Friday, December 3, 2010

The 99'ers

Earlier this year, the US Congress agreed to extend benefits for the millions of people on unemployment; the total term one could stay on unemployment was 99 weeks, hence the term "the 99'ers". There are a little more than two million of these people.. and their time on unemployment has ended, beginning yesterday. By Christmas, all two million will see an end to their benefits. As next year unfolds, yet more people will lose these benefits with each passing month as well, but not in a deluge like this month.

There is now a battle in Congress by Democrats to try and extend this; the Republicans are putting their foot down, siting the need to reduce spending. Some conservative Democrats, calling themselves the "Blue Dogs", have agreed to extend the benefits.. so long as there are corrosponding spending cuts elsewhere. The total cost of extending these benefits three months would come to $12.5 billion.. which in Washington really is a spit in the ocean. Many Republicans argue that it's time these folks get off their @sses and get a job, no matter how menial.

For years, I myself would've lean towards the Republican position.. I myself have never in my adult life been without a full time job and have never received a dime from welfare, unemployment or any other social aid agency. But this time I'm leaning towards something different, and it's because I believe that America's problems are more serious now than at anytime since the Depression. I simply refuse to believe that this is a cyclical recession; these job losses are a permanent facet of life.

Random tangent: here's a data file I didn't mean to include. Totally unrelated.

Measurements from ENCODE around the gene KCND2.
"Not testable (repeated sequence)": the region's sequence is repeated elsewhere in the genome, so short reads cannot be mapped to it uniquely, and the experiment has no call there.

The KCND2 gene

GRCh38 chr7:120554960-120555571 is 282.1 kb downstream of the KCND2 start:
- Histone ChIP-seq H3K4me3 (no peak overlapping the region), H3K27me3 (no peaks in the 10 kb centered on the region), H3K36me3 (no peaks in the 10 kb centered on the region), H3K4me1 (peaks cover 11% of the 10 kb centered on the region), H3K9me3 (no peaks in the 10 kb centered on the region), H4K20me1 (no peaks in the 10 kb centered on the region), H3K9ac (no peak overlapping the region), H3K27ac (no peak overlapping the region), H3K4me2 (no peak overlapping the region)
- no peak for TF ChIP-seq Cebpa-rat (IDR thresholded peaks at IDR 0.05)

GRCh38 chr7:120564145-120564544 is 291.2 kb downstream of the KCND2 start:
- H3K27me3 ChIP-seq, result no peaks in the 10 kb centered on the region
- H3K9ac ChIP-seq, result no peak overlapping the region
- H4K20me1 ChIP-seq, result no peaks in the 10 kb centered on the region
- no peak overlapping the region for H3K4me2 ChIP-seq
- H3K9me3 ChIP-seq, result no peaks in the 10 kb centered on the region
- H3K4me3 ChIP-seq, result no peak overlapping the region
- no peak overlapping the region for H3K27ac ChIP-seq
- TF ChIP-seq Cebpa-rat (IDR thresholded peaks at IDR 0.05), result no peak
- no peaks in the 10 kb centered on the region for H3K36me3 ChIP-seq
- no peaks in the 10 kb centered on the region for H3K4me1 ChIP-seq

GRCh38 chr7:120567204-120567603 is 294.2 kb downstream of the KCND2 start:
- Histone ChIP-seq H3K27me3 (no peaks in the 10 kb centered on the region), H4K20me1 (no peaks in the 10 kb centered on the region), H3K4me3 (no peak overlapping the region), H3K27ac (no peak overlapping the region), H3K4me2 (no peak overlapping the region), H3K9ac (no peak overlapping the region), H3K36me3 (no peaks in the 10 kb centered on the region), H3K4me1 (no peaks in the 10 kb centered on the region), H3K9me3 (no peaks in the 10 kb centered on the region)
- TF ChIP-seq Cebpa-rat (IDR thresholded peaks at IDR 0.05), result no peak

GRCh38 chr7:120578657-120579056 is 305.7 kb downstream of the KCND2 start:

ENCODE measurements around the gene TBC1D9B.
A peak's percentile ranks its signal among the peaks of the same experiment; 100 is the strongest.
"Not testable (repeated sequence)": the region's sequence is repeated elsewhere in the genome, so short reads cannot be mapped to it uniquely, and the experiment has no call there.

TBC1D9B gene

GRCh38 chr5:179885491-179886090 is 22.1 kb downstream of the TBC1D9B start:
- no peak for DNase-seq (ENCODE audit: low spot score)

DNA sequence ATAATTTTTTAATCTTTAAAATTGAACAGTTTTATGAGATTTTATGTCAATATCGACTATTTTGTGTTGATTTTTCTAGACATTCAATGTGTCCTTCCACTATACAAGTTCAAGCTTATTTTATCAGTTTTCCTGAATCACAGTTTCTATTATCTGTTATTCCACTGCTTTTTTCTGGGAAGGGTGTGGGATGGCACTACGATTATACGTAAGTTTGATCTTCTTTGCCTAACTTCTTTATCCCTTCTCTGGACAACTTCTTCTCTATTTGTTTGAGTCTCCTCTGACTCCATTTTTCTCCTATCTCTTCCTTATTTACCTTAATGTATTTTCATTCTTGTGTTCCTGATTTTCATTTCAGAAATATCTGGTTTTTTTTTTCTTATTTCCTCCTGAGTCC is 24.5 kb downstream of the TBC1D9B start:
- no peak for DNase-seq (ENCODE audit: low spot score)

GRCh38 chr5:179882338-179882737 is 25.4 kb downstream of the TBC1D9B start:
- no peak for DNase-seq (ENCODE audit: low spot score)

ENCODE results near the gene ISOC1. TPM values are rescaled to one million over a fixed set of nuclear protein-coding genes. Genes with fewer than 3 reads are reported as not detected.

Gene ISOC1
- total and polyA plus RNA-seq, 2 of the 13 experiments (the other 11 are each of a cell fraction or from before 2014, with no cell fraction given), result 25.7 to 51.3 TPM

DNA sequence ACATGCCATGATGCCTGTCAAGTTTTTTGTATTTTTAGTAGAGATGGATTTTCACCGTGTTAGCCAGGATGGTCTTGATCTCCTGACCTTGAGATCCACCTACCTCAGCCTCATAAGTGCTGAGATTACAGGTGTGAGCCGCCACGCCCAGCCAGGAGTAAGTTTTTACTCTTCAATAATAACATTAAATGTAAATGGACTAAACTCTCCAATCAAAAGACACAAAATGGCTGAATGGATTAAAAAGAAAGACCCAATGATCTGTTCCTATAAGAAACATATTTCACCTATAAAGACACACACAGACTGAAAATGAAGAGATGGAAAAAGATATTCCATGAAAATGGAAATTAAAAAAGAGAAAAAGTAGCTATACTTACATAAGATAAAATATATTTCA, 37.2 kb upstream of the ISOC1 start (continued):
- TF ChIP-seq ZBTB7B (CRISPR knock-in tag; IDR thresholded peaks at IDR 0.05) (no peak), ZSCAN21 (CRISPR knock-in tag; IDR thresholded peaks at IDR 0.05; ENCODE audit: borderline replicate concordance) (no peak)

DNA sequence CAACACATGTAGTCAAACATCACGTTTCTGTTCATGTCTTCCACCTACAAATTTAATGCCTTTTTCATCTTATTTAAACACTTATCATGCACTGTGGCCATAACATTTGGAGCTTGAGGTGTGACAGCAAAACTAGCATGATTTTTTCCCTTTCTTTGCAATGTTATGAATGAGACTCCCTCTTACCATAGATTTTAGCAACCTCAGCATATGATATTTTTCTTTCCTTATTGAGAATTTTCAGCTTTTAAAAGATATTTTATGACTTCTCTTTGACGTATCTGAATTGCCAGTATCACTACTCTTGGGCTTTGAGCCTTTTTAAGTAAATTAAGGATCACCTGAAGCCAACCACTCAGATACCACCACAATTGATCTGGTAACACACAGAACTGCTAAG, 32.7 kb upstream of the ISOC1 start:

Unemployment is one of the few ways the US Government can directly help us folks on Main Street that does not involve trickling down through Wall Street. It also helps those who through no fault of their own are without a way to earn a living. As well as these things, it does some dandy things in the macroeconomics arena as well.. it helps consumer spending. The cut in benefits will hurt consumer spending.. at Christmas time as well. Better yet, it enables millions of families to continue paying on their credit card, mortgage and other bills instead of defaulting on them. For politicians, the immediate rise in the unemployment rate from 9.6% to over 11% might not be attractive either. At some point, even us econo-nerds must also realize the pain this will inflict on millions of families.

Therefore, my solution is this: extend benefits for those who live in counties where the unemployment rate exceeds 9% for six months.. which is probably better than 2/3rds of the 99'ers. These people are simply unable to find work. For those who are in counties where it is not, it's time to find a job. Here in Minnesota, we have plenty of entry level jobs available.. many thousands of people here simply don't want to go out into the cold and work for a living. Unemployment is not for people like this. How do we pay for it ? Given that this would cost approximately $2 billion a month, I propose the following cuts: